The development convention and one laptop per child

In the past few years, Rwanda has focused on establishing itself in the Information and Communication Technology sector and pushed for an efficient and more technologically sound population.

In the past few years, Rwanda has focused on establishing itself in the Information and Communication Technology sector and pushed for an efficient and more technologically sound population.

These endeavors can be greatly attributed to the efforts of President Kagame and his emphasis on ICT both in Rwanda’s economy and educational institutions.

Even the recent switch from French to English in all schools shows Rwanda’s commitment to a generation that is better equipped to develop the country into a knowledge-based, technological hub for both the East African community, and the entire continent.

One interesting initiative the government has partnered with is that of One Laptop Per Child (OLPC). OLPC is an organization that tries to provide educational opportunities for children living in poverty, by dispersing low-cost laptops equipped with specialized content and software.

The organization provides these computers to students to both supplement their education and empower individual learning. One of the key philosophies that the organization subscribes is an emersion in the technology through a strict one-to-one ratio.

The organization has successfully established this goal in countries like Uruguay, where they have one OLPC laptop for almost every student between the ages of six and twelve, a most impressive accomplishment.

This year also sparked the beginning of OLPC’s Africa Project, an initiative started to engage University students in educational projects all over Africa.

These projects were supported by 100 OLPC laptops for individual project proposals that were selected by the organization, and were deployed under the same philosophy of emersion and ownership.

Fifteen teams were selected, with teams working in both rural and urban environments, and working with a varying amount of students.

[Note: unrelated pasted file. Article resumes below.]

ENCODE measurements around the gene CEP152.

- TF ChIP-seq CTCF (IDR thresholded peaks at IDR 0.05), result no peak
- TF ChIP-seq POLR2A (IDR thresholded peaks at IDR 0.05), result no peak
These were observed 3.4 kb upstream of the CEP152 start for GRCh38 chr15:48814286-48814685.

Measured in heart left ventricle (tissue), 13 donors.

Although the overall goal of OLPC is indeed admirable, one has to question if these projects, with a very limited amount of computers and what seems like an overflow of children, are really benefiting the most children possible.

As it is unlikely that anyone would argue that a child owning his or her own laptop is less effective than a limited amount of exposure, it is also difficult to determine which students deserve to be apart of this program and which do not.

After all, even though OLPC preaches the one-to-one philosophy, it does not mean they have the resources to establish that kind of ratio in every environment they work.

In this situation, the philosophy appears to be a bit damaging to the number of students that are positively impacted by having the opportunity to use these computers.

Ultimately, the strict policy of one laptop per one child causes a situation in which OLPC volunteers must choose a small portion of students to receive the immeasurable gift of their own laptop, while the rest of the students are left behind.

This is not to say that helping those lucky students is a bad thing overall, but rather, it is not the wisest use of resources.
 At the end of the day, OLPC is a development organization.

They are working to develop children, while empowering them to become their own agents of learning and creativity. But the ambition and overall convention of all development initiatives is to benefit the most with the least amount of resources.

Whether this logic fits into their agenda is irrelevant. OLPC should adopt a more flexible strategy in their projects so that more students have the opportunity to learn.

Creating projects that utilize school or community computer labs or dispersing computers to institutions that can organize rotation schedules for more students is the best way to enact the greatest positive change in the communities they work.

If the organization is unwilling to change their philosophy, then perhaps focusing more resources on smaller areas is the only other alternative.

This might greatly decrease the aesthetic novelty of working in so many different countries, but it would match their way of doing things to the capacity they have as an organization. Instead of dispersing 100 laptops to 15 different countries, focus on one or two areas and donate 1500.

This damaging practice of choosing deserving students out a sea of deserving students is a flawed practice and one that works more for a certain way of thinking than it does for the people OLPC intends to help.

Dustin is an American student from Florida State University that has worked on development projects all over Rwanda. He was a project manager with the Global Peace Exchange a student-run NGO, and co-founder of the Monsignor William A.

Kerr English Language Resource Center at the Catholic University of Kabgayi (UCK) in Gitarama.

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